Intel to award 20 school leavers with 2017 Women in Technology Scholarships
From left: Haley Dixon from Castleknock and Ekaterina Lait from Dundalk, both students at Trinity College Dublin, at the Intel Women in Technology awards evening in Dublin last November. Image: Marc O'Sullivan

Intel to award 20 school leavers with 2017 Women in Technology Scholarships

8 Mar 201717 Shares

Intel Ireland is looking to support and mentor 20 female school leavers who will be entering third level in 2017.

As part of International Women’s Day celebrations, Intel Ireland has launched its Women in Technology Scholarship programme.

Running for more than 10 years, this initiative has seen investment of more than €1m to date.

In 2017, Intel will offer up to 20 awards, which will be available to female school leavers entering (in September 2017) specified four-year undergraduate degree courses in science, technology and engineering.

‘We believe that creating a fully diverse and inclusive workplace is fundamental to how we deliver business results’
– BRIAN KRZANICH

Intel will offer a monetary grant valued at €3,000 per annum as well as opportunities for work placements at one of the company’s Ireland locations in Leixlip and Shannon.

Each scholar is also assigned an Intel employee as a mentor, to assist and provide advice on managing their academic career.

The scholarship programme is part of a broader strategy to support the attraction, growth and development of diverse talent that makes companies such as Intel thrive.

Intel is bold for change

Intel to award 20 school leavers with 2017 Women in Technology Scholarships

From left: Ekaterina Lait from Dundalk, Haley Dixon from Castleknock and Ellen Cronin from Killarney (studying at UCD) at the Intel Women in Technology awards evening in Dublin last November. Image: Marc O’Sullivan

Embracing this year’s International Women’s Day call to action #BeBoldForChange, Intel said it wants to help forge a better, more inclusive and gender-equal working world.

An Intel spokesperson said that the scholarship programme aims to encourage a new generation of high-achieving women to take up the challenge of a career in science and technology.

Earlier this month, Intel released its 2016 Diversity and Inclusion Annual Report, which shows the progress the company has made toward its goal of reaching full representation of women and under-represented minorities in its US workforce.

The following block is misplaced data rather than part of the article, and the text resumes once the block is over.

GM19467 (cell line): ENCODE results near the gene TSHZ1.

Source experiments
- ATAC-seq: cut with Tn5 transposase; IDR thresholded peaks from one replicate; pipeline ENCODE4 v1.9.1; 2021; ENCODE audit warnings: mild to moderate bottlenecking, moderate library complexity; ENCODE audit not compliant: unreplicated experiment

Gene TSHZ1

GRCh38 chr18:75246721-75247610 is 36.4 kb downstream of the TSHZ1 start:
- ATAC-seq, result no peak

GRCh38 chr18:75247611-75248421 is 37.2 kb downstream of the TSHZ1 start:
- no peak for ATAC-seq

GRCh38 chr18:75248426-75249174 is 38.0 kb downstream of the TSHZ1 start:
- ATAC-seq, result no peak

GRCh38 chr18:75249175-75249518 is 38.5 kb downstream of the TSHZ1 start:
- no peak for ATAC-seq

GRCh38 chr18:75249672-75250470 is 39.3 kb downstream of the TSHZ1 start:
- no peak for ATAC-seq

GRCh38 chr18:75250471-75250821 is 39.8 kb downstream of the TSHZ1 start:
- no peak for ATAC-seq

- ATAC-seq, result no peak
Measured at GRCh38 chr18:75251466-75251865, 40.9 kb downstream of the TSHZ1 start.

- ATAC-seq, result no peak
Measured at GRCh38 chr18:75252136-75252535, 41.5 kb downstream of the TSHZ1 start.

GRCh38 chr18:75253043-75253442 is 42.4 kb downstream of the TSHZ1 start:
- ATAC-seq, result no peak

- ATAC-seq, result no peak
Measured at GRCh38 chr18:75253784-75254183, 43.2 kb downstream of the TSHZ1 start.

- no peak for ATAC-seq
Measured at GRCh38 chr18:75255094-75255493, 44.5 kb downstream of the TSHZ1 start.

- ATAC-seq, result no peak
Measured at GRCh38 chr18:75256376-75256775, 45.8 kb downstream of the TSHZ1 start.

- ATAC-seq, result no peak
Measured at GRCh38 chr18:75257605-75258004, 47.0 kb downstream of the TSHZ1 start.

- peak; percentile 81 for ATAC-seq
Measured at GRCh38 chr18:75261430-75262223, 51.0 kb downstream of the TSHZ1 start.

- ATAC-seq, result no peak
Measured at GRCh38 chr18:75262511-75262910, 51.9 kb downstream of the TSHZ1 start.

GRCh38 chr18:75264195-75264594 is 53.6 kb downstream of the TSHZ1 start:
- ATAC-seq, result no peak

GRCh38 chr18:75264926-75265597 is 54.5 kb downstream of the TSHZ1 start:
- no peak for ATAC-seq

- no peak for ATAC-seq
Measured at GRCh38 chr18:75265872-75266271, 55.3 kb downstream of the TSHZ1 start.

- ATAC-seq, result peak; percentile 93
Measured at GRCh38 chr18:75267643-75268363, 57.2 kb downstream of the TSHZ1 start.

Intel exceeded the 2016 hiring target with 45.1pc diverse hiring, and is committed to surpassing this in 2017.

Positive gains were also made in the overall representation of women, which rose 2.3 points since 2014 to 25.8pc.

“We hit our year-end goal of achieving 100pc pay parity for both women and under-represented minorities, and achieved promotion parity … as well,” Intel said.

In January 2015, Intel CEO Brian Krzanich announced the Diversity in Technology initiative, which includes a bold new hiring and retention goal to achieve full representation of women and under-represented minorities at Intel by 2020.

Intel also committed to spend $300m over five years in support of that goal.

“We believe that creating a fully diverse and inclusive workplace is fundamental to how we deliver business results,” said Krzanich.

“As technology and markets continue to evolve, building and growing a workforce that is fully representative of the customers we serve and communities in which we operate is paramount to our success.”

John Kennedy
By John Kennedy

Editor John Kennedy is an award-winning technology journalist. He joined Silicon Republic in 2002 to become the fulcrum of the company’s news service He was recipient of the Irish Internet Association’s NetVisionary Technology Journalist Award 2005 and Siliconrepublic.com has been awarded ‘Best Technology Site’ at the Irish Web Awards seven times. In 2011 he received the David Manley Award commending him for his dedication to covering entrepreneurs. His interests include all things technological, music, movies, reading, history, gaming and losing the occasional game of poker.

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